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1 January 2014 Epidermis Associated with Wax Secretion in the Harpactor angulosus (Hemiptera: Reduviidae)
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Beginning at the third instar, the generalist predator Harpactor angulosus (Lepeletier & Serville) (Reduviidae: Harpactorinae) appears gray in color because of the presence of a whitish particulate wax-like material covering all body segments. In this study, we tested the hypothesis that epidermal cells are responsible for the secretion of the wax-like substance onto the cuticle of H. angulosus. The integument of third instar to the adults of H. angulosus have no external structures specialized in wax secretion, as the wax particles are deposited in a filamentous manner. Third to fourth instars and adult stages have a single-layered epidermis composed of columnar cells. In contrast, lack of wax deposit on the body surface of first and second instars is associated with flattened epidermal cells. The columnar epidermal cells are characterized by a well-developed nucleus, basal cell surface with large infoldings, and a cytoplasm rich in vacuoles. These vacuoles are negative for the presence of carbohydrates and proteins, but strongly positive for the presence of lipids. The structural features of the epidermis and the presence of lipid droplets suggest that lipid metabolism is active within the epidermis from the third instar to the adult of H. angulosus. This is the first record of a glandular epidermis associated with wax secretions in Reduviidae.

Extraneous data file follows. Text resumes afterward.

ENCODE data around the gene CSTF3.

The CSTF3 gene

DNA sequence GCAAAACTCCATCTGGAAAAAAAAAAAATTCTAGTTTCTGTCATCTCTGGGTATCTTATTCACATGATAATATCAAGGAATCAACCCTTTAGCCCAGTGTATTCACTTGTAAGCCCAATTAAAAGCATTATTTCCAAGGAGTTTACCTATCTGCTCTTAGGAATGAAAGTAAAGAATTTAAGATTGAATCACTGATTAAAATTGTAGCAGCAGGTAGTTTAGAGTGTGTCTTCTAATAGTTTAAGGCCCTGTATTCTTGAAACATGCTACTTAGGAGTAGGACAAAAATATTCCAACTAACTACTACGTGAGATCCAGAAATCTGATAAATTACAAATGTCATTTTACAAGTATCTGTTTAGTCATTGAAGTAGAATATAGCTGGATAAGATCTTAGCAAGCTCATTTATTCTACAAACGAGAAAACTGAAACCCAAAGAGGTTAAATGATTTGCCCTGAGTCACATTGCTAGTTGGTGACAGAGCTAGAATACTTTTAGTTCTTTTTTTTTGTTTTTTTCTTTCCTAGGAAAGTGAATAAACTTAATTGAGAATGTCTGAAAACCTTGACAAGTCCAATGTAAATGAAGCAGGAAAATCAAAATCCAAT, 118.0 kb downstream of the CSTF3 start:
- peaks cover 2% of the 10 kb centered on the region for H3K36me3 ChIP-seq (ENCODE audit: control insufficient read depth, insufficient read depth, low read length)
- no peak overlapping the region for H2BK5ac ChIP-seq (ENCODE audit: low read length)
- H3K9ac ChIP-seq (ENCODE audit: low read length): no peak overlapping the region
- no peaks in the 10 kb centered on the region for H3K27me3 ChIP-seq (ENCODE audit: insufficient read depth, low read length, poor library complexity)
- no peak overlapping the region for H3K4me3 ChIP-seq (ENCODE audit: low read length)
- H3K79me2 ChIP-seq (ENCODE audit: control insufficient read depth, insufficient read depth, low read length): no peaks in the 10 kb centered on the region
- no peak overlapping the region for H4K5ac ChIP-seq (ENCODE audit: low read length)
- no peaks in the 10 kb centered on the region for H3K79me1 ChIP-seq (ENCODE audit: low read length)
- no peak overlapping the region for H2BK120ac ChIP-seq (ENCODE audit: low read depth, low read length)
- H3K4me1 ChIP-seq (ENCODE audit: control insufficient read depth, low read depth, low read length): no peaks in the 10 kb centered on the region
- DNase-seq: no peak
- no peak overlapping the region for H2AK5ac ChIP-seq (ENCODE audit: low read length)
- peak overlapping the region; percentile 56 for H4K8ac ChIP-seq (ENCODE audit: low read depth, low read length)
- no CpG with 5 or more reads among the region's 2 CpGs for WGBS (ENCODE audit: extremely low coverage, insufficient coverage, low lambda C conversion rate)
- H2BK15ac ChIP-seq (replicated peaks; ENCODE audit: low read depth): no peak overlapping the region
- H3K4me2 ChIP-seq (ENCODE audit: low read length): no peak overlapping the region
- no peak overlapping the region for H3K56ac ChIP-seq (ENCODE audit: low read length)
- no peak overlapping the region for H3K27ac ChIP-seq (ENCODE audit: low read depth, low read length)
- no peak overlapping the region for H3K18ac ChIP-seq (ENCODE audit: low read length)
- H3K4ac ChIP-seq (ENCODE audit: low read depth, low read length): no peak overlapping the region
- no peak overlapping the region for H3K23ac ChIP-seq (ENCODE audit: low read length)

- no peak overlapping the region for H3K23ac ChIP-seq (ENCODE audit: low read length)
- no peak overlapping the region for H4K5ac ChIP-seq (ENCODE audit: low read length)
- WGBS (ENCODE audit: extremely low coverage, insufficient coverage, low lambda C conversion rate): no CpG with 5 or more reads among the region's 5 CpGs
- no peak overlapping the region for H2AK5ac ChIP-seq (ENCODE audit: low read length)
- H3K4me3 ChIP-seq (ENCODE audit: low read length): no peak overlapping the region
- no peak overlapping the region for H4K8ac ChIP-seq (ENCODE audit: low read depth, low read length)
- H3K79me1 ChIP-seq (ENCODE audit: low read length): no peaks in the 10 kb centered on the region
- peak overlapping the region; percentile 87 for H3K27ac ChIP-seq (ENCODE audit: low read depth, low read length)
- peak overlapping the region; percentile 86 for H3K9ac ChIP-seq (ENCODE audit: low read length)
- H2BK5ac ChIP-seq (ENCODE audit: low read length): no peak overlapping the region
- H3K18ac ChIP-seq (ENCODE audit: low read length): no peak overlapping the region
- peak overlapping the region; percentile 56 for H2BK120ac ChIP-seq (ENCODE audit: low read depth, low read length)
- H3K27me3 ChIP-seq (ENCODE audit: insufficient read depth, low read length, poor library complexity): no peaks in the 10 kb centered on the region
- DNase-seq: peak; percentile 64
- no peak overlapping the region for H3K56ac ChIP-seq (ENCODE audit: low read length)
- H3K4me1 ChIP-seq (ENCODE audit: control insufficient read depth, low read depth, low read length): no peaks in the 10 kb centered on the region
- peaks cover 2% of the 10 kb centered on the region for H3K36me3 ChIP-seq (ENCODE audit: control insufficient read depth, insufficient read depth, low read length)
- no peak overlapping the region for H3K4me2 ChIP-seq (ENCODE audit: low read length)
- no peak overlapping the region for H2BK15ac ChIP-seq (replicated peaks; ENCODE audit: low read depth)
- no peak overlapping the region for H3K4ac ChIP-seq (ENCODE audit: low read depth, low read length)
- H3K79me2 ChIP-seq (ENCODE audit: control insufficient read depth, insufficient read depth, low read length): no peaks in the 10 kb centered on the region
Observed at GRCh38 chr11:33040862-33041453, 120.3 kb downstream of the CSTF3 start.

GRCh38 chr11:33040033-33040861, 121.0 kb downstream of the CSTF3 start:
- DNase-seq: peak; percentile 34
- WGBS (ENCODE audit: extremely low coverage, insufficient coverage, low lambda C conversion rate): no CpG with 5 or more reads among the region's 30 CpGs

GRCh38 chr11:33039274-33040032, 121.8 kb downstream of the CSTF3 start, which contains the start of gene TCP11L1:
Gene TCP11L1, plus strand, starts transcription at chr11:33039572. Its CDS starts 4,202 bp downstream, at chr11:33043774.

© 2014 Entomological Society of America
Tiago G. Pikart, Gabriely K. Souza, Rafael C. Ribeiro, José C. Zanuncio, and José E. Serrão "Epidermis Associated with Wax Secretion in the Harpactor angulosus (Hemiptera: Reduviidae)," Annals of the Entomological Society of America 107(1), (1 January 2014).
Received: 14 January 2013; Accepted: 1 June 2013; Published: 1 January 2014

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